That's something that could change quickly through the season, according to Atherton. “We have dialogue with three teams with P2 programs,” he says.
The ambitious Level 5 Motorsports has done exactly what Atherton and the ALMS wanted when it allowed in the ORECA-built Formula Le Mans cars to create the one-make LMPC class at the start of last year. Level 5 won the drivers' title with team owner Scott Tucker and moved up a class for this season.
It fields a pair of HPD-engined Lola chassis, one open-top car and one coupe. It also has a second coupe, which will stay in Europe for the team's attack on the ILMC and the Le Mans 24 Hours. Tucker is expected to drive both, sharing one with Christophe Bouchut and one with former LMP2 frontrunner Luis Diaz.
Can old beat new in Ferrari fight?
Risi Competizione's Ferrari 430 GT was the fastest thing in class last year. So the bad news for the opposition is that it now has what should be an even quicker GT contender in the 458 Italia. How good the 458 is remains unclear. Risi drivers Jaime Melo and Toni Vilander had to make do with car-builder Michelotto's test hack at the Sebring test and progress was slowed by two gearbox failures.
Risi team manager Dave Sims is of the opinion that the 458 is definitely quicker than its predecessor. “It's got more power and the fuel consumption is better because it is a direct-injection engine.”
The gearbox issues at the test and the decision of the AF Corse team, an entrant in the ILMC, to run the old 430 suggests that there are reliability concerns with the 458. Risi is worried by a lack of mileage with its car, which wasn't due to run between a brief shakedown in Italy and a Sebring test the weekend before the race.
Risi has also lost the services of Gianmaria Bruni, arguably the best of Ferrari's roster of drivers. The Italian is focusing on his ILMC campaign with AF.
Will BMW depart in a blaze of glory?
Is this BMW's last chance to add the GT drivers' title to its 2010 manufacturers' and teams' crowns? The program is only confirmed for 2011 and it can be expected that BMW will spend next year preparing for the Grand-Am sanctioned U.S. series for DTM machinery in 2013.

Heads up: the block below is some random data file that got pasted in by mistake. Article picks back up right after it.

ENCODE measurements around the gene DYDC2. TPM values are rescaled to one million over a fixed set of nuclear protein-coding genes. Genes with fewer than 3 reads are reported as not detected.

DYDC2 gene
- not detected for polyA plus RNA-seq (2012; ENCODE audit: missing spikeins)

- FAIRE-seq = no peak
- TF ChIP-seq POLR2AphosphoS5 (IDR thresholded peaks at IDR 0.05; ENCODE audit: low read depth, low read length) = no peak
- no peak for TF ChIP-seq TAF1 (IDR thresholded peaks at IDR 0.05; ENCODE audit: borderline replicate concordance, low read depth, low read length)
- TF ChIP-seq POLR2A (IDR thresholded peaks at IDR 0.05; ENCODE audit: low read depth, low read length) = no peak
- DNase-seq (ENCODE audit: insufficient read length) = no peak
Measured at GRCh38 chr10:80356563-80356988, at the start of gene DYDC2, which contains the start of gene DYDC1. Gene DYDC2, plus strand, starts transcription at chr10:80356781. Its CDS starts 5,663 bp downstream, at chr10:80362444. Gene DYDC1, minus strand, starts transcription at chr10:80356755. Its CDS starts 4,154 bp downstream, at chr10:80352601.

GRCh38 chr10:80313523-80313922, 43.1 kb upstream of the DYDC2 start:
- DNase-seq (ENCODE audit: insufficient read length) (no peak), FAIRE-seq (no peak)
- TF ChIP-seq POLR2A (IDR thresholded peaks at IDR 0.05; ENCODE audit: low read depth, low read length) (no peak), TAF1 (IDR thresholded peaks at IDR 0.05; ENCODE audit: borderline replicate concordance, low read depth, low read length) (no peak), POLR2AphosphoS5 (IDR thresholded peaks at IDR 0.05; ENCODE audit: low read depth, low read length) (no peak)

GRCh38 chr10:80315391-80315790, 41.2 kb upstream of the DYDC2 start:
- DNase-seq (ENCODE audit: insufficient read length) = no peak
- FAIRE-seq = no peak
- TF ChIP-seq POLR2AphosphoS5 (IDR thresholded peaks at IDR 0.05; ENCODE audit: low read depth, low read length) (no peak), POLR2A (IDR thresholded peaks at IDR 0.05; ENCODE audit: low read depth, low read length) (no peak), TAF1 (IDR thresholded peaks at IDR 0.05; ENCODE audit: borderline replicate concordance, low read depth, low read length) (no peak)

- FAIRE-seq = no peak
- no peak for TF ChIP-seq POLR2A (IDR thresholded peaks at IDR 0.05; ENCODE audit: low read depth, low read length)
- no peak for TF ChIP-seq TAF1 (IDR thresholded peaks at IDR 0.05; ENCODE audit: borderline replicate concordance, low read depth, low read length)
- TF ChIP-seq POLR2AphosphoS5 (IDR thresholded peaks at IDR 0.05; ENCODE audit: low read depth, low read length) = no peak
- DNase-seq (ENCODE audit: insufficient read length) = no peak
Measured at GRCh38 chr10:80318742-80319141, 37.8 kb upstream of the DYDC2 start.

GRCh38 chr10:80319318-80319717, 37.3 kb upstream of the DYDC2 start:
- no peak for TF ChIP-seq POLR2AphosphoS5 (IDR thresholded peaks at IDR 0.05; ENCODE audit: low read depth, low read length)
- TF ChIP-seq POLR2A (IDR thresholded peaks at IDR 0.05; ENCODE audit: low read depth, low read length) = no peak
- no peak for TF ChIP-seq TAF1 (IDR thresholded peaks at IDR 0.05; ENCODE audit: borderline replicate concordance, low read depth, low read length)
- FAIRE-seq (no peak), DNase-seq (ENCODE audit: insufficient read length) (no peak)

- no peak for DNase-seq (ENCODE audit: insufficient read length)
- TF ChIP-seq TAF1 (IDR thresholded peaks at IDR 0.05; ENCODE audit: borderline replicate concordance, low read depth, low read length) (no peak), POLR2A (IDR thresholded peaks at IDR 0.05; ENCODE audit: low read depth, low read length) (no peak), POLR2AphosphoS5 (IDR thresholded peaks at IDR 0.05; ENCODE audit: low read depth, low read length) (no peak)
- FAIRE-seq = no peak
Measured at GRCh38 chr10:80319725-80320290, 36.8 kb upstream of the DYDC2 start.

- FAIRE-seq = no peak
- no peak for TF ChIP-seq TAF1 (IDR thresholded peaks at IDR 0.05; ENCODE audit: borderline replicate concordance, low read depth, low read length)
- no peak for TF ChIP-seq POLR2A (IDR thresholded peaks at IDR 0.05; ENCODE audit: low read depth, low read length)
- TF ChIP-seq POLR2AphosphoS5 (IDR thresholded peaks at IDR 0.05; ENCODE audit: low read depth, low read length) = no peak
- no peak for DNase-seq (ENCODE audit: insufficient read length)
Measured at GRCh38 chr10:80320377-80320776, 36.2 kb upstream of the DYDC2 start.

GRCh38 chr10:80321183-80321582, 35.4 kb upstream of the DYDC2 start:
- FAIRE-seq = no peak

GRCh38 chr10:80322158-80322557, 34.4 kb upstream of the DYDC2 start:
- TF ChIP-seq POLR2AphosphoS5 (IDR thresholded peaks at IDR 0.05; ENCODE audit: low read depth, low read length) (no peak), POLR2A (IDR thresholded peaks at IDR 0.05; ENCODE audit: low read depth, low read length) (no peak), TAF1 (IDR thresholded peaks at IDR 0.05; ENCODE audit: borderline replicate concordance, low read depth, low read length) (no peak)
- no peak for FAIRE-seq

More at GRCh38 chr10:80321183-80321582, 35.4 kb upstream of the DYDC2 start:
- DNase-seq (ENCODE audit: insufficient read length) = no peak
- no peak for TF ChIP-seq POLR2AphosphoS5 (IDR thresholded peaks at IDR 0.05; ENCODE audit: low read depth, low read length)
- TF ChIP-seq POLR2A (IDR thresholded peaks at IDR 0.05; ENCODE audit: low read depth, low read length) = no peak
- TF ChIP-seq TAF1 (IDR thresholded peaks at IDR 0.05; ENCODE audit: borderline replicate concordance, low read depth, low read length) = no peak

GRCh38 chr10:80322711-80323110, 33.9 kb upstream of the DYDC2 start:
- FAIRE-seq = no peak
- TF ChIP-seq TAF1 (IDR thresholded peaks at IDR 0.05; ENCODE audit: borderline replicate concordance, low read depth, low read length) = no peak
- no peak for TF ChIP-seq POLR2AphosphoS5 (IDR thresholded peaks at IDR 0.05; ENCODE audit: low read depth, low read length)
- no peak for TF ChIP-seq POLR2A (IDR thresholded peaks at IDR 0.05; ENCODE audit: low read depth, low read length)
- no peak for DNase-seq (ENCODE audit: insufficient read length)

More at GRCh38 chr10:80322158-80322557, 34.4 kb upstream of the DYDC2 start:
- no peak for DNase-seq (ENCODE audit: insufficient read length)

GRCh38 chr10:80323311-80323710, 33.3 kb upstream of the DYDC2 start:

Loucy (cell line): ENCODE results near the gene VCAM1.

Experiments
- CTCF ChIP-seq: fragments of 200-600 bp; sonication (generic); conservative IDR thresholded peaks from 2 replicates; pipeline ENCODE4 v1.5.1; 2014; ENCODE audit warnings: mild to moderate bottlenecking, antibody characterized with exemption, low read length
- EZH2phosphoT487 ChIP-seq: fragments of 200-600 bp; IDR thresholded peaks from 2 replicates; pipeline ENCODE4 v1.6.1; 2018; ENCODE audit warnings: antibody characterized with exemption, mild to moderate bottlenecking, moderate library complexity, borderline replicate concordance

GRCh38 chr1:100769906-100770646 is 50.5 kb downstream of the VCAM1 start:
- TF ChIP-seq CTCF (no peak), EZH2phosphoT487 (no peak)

Bobby Rahal's squad, now known as Rahal Letterman Lanigan Racing, has a revised version of the factory developed V8-engined M3 at its disposal. On the plus side, there's a new aero package; on the minus side, the 2011 car is forced by the rules to adopt the same rear suspension setup as the Schnitzer team used in Europe in 2010.
The priority for BMW is to make the M3 a consistent front-runner on all circuits and at all times. The combination of the M3 and its Dunlop tires all too often lost out on restarts last season.
Can the cats lick the cream?
The factory-backed RSR Jaguar team is back for its second full season with a heavily revised second-gen version of the XKR GT, a largely new driver lineup and an intent to make up for a torrid debut year in the American Le Mans Series.
After winter testing with an interim car, team owner Paul Gentilozzi says: “The results are encouraging. Every indication is that we are going to take a big step forward.”
Two former Champ Car stars Cristiano da Matta and Bruno Junqueira will drive the lead Jag. Neither has much sports car experience, but Gentilozzi insists, “A driver's ability is more important than the category they came from.”
This time there will be a second car. Versatile Belgian Marc Goossens, part of the RSR setup last year, will share with PJ Jones, winner of the Daytona 24 Hours nearly 20 years ago.
Gentilozzi knows that RSR has to deliver in 2011, which is why it has decided to skip the Le Mans 24 Hours, scene of arguably its biggest PR disaster of last season.
• For the full version of this feature article, plus much more, check out the April 2011 issue of RACER magazine. CLICK HERE to subscribe.